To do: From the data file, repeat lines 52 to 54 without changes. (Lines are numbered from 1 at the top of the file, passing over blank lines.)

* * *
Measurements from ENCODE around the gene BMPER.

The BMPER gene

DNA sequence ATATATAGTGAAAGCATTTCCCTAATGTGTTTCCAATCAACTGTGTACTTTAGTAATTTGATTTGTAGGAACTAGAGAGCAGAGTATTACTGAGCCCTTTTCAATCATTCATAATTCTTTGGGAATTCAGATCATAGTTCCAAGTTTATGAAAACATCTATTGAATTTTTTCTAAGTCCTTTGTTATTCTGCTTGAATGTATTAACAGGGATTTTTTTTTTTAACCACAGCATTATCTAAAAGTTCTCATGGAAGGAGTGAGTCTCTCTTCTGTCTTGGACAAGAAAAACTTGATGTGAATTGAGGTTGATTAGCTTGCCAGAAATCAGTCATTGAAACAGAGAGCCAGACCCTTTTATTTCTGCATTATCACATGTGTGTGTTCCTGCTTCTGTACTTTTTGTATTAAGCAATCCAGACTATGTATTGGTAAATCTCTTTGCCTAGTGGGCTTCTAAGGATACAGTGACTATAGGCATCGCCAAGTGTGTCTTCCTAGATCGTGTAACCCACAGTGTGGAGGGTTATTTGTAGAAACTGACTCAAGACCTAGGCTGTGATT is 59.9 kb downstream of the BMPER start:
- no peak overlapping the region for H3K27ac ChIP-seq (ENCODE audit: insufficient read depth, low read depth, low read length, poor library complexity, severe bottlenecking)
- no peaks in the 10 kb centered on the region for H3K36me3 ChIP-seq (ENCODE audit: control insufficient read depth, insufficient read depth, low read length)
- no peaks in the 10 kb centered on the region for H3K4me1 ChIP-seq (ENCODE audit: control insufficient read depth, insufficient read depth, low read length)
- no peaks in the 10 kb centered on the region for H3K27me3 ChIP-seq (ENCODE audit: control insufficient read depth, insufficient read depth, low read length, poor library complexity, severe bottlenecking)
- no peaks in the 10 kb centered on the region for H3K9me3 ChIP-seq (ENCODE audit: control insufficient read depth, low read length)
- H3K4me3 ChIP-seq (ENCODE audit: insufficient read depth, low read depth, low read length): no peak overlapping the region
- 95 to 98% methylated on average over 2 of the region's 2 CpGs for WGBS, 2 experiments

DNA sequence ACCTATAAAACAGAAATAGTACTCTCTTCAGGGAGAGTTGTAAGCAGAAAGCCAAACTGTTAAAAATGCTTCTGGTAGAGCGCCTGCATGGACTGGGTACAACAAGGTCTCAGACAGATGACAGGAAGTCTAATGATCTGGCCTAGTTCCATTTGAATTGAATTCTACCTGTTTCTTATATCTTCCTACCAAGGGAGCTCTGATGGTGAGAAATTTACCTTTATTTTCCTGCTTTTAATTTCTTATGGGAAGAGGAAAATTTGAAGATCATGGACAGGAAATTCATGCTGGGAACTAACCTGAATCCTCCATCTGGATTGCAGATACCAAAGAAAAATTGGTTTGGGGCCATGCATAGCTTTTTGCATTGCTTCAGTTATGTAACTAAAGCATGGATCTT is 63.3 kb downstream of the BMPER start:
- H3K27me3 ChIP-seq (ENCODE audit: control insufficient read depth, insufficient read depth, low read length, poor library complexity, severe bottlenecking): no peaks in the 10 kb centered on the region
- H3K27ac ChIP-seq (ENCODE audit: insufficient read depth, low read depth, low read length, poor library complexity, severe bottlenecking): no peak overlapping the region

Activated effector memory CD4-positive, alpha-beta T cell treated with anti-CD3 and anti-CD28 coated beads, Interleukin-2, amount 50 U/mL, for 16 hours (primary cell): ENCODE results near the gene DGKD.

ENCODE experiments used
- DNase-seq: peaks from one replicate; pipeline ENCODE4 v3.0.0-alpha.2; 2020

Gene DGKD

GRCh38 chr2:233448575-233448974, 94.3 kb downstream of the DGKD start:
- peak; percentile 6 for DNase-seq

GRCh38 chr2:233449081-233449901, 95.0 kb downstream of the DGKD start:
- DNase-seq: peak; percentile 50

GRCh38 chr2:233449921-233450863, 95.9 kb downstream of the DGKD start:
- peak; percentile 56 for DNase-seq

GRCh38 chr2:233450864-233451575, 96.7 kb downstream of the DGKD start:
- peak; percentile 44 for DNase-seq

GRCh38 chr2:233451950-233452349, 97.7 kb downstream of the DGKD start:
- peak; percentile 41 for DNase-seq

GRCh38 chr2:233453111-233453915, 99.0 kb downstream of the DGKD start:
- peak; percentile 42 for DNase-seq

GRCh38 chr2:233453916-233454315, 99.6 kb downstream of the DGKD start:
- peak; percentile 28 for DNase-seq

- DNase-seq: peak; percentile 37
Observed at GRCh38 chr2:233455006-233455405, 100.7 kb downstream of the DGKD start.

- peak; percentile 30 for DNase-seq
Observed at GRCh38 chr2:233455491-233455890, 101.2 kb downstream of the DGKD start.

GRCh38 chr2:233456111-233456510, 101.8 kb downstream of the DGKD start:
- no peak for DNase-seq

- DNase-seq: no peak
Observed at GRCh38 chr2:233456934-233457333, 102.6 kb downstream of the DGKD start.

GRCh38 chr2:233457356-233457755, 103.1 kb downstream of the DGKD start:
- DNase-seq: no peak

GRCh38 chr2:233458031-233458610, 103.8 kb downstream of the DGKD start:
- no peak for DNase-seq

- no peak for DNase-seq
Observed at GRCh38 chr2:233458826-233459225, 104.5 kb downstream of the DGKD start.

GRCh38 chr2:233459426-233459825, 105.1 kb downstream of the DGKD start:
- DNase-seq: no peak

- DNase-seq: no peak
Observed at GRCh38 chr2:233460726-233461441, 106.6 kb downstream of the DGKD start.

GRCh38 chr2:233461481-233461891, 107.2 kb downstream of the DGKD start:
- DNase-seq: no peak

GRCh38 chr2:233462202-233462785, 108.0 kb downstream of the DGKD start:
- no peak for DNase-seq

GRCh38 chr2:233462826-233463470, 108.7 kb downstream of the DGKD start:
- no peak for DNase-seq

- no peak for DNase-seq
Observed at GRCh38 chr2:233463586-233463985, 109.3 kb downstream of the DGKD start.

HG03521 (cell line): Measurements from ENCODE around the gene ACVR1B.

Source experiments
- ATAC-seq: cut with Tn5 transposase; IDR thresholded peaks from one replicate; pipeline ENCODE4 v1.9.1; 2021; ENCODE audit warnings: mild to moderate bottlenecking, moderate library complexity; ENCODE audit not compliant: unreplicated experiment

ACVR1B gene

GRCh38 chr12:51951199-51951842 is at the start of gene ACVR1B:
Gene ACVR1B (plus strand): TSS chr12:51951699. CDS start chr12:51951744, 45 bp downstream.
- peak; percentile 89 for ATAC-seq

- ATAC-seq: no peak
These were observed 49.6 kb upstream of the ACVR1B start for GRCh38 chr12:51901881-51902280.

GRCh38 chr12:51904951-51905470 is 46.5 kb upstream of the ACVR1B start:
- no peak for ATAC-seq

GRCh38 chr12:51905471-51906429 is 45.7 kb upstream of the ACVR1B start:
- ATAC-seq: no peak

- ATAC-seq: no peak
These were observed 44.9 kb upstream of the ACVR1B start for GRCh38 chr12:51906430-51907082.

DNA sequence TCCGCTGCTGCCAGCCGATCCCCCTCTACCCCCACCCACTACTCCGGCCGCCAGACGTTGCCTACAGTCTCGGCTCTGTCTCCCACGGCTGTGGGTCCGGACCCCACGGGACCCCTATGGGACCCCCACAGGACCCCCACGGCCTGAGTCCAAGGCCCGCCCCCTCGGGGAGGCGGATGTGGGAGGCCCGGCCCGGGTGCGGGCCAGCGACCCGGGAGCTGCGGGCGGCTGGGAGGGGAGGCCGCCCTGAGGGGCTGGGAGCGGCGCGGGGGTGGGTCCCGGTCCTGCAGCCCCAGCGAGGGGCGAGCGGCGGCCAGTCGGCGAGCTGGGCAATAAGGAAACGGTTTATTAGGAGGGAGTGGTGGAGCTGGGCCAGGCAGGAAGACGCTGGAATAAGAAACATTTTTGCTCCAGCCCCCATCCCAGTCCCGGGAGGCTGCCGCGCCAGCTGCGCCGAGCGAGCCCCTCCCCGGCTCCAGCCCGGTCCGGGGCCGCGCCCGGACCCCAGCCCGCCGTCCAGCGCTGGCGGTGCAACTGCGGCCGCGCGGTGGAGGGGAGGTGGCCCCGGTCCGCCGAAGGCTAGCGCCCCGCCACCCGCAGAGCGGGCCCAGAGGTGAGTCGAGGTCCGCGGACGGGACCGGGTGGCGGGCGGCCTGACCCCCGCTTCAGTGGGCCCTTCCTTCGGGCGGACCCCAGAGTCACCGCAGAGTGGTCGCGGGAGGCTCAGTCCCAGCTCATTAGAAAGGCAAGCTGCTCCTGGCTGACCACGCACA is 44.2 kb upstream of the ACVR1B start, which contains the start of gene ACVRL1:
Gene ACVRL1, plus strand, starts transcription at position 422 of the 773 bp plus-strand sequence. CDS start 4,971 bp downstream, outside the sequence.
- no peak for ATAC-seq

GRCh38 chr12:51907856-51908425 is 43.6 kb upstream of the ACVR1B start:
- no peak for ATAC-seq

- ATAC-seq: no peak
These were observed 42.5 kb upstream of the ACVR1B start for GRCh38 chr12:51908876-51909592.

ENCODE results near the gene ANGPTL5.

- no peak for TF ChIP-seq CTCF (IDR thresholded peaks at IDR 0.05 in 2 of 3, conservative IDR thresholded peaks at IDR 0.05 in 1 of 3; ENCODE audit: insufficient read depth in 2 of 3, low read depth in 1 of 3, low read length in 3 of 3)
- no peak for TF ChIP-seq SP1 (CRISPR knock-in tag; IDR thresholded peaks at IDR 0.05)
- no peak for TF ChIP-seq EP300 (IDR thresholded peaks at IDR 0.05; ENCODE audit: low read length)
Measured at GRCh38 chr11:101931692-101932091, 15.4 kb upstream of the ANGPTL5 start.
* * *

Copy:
GRCh38 chr2:233462202-233462785, 108.0 kb downstream of the DGKD start:
- no peak for DNase-seq

GRCh38 chr2:233462826-233463470, 108.7 kb downstream of the DGKD start: